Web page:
Inner ear: Wikis


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From Wikipedia, the free encyclopedia

Inner ear
The cochlea and vestibule, viewed from above.
Latin auris interna
Gray's subject #232 1047
Artery labyrinthine artery
MeSH Inner+ear
Inner ear

The inner ear is innermost part of the vertebrate ear. It consists of the bony labyrinth, a system of passages comprising two main functional parts:

The inner ear is found in all vertebrates, with substantial variations in form and function. The inner ear is innervated by the eighth cranial nerve in all vertebrates.


Divisions of labyrinth

The labyrinth can be divided by layer or by region.

Bony vs. membranous

The bony labyrinth, or osseous labyrinth, is the network of passages with bony walls lined with periosteum. The bony labyrinth is lined with the membranous labyrinth. There is a layer of perilymph between them. The three parts of the bony labyrinth are the vestibule of the ear, the semicircular canals, and the cochlea.

Vestibular vs. cochlear

In the middle ear, the energy of pressure waves is translated into mechanical vibrations. The cochlea propagates these mechanical signals as waves in fluid and membranes, and finally transduces them to nerve impulses which are transmitted to the brain.

The vestibular system is the region of the inner ear where the semicircular canals converge, close to the cochlea. The vestibular system works with the visual system to keep objects in focus when the head is moving. Joint and muscle receptors also are important in maintaining balance. The brain receives, interprets, and processes the information from these systems to control balance.

The vestibular system of the inner ear is responsible for the sensations of balance and motion. It uses the same kinds of fluids and detection cells (hair cells) as the cochlea uses, and sends information to the brain about the attitude, rotation, and linear motion of the head. The type of motion or attitude detected by a hair cell depends on its associated mechanical structures, such as the curved tube of a semicircular canal or the calcium carbonate crystals (otolith) of the saccule and utricle.


Interference with or infection of the labyrinth can result in a syndrome of ailments called labyrinthitis. The symptoms of Labyrinthitis include temporary nausea, disorientation, vertigo, and dizziness. Labyrinthitis can be caused by viral infections, bacterial infections, physical blockage of the inner ear, or due to decompression sickness.[1][2]

Anatomical details

Right human membranous labyrinth, removed from its bony enclosure and viewed from the antero-lateral aspect.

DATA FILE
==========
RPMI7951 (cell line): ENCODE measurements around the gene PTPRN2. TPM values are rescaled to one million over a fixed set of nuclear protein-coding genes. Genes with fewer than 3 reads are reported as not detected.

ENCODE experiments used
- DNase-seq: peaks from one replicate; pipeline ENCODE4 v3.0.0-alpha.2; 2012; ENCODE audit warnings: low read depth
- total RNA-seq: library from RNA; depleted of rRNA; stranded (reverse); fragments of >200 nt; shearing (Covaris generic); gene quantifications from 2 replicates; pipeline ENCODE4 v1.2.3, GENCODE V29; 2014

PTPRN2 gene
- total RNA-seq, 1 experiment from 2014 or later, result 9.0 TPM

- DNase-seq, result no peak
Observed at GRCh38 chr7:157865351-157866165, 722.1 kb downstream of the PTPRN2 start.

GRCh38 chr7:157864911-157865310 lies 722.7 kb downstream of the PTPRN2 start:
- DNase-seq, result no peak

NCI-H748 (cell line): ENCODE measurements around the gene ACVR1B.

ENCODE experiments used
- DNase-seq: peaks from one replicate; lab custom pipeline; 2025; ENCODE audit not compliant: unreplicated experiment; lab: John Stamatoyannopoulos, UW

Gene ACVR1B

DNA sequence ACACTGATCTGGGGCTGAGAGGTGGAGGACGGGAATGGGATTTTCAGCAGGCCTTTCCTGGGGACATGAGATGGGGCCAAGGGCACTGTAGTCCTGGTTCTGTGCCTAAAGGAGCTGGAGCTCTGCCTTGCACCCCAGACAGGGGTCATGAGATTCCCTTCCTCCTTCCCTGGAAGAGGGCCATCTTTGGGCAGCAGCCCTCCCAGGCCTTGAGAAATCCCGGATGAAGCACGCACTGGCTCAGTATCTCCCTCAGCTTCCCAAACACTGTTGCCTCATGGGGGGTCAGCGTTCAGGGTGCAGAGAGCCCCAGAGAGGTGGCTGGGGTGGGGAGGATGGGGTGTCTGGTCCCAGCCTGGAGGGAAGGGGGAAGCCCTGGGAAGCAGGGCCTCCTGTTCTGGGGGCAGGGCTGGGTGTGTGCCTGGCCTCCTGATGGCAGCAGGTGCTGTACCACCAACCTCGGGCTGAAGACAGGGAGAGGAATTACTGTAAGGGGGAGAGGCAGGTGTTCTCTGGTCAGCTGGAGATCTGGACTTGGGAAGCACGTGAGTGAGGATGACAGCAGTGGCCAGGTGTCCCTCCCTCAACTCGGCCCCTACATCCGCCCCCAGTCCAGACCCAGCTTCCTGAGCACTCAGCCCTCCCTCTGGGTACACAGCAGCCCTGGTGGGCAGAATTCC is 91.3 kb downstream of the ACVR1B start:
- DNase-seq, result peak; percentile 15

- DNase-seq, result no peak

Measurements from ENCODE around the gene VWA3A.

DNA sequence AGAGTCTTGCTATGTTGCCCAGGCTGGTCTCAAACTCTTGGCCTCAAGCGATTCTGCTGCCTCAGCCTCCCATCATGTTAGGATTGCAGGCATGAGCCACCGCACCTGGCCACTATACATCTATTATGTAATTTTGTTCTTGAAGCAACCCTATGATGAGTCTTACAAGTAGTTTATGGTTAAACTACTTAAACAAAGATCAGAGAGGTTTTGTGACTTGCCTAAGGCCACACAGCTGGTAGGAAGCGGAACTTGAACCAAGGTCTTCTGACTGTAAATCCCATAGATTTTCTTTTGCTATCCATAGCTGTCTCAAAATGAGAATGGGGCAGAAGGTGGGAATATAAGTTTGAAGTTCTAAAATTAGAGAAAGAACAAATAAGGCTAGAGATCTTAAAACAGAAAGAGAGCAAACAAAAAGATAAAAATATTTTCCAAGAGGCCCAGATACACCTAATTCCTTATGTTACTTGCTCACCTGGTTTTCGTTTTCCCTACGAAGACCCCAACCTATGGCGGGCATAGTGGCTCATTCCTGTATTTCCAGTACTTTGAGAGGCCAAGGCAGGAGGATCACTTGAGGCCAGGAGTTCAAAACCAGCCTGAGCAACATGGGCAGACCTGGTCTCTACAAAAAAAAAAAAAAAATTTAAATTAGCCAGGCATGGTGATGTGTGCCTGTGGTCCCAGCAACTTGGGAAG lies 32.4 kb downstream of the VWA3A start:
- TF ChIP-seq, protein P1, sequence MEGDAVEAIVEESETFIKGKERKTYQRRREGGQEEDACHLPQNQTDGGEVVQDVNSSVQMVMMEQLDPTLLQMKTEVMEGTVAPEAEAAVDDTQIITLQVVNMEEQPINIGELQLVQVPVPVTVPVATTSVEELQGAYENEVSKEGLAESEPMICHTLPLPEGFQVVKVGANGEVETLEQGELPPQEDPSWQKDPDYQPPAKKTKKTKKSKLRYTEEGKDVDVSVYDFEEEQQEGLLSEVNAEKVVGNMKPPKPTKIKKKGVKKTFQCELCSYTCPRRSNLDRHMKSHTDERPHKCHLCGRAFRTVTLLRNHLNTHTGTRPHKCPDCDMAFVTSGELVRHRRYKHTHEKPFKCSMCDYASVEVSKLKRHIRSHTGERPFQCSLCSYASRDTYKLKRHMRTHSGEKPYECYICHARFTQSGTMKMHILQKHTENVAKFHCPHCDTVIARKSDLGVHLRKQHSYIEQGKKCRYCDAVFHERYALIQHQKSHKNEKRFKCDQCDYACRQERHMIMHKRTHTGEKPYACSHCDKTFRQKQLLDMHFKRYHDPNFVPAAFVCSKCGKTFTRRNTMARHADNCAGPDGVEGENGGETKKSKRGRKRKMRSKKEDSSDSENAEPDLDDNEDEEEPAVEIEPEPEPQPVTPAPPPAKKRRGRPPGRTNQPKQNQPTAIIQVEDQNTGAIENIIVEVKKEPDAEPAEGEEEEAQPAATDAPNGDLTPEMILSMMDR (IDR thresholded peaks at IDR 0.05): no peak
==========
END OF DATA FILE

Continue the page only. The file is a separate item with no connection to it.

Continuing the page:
The same from the postero-medial aspect.

Top image is antero-lateral and bottom image is postero-medial.

  1. Lateral semicircular canal; 1’, its ampulla;
  2. Posterior canal; 2’, its ampulla.
  3. Superior canal; 3’, its ampulla.
  4. Conjoined limb of superior and posterior canals (sinus utriculi superior).
  5. Utricle. 5’. Recessus utriculi. 5”. Sinus utriculi posterior.
  6. Ductus endolymphaticus.
  7. Canalis utriculosaccularis.
  8. Nerve to ampulla of superior canal.
  9. Nerve to ampulla of lateral canal.
  10. Nerve to recessus utriculi (in top image, the three branches appear conjoined). 10’. Ending of nerve in recessus utriculi.
  11. Facial nerve.
  12. Lagena cochleæ.
  13. Nerve of cochlea within spiral lamina.
  14. Basilar membrane.
  15. Nerve fibers to macula of saccule.
  16. Nerve to ampulla of posterior canal.
  17. Saccule.
  18. Secondary membrane of tympanum.
  19. Canalis reuniens.
  20. Vestibular end of ductus cochlearis.
  21. Section of the facial and acoustic nerves within internal acoustic meatus (the separation between them is not apparent in the section).



Birds have an auditory system similar to that of mammals, including a cochlea. Reptiles, amphibians, and fish do not have cochleas but hear with simpler auditory organs or vestibular organs, which generally detect lower-frequency sounds than the cochlea.

The cochlear system

In reptiles, sound is transmitted to the inner ear by the stapes bone of the middle ear. This is pressed against the oval window, a membrane-covered opening on the surface of vestibule. From here, sound waves are conducted through a short perilymphatic duct to a second opening, the round window, which releases pressure, allowing the fluid to move freely. Running parallel with the perilymphatic duct is a separate blind-ending duct, the lagena, filled with endolymph. The lagena is separated from the perilymphatic duct by a basilar membrane, and contains the sensory hair cells that finally translate the vibrations in the fluid into nerve signals. It is attached at one end to the saccule.[3]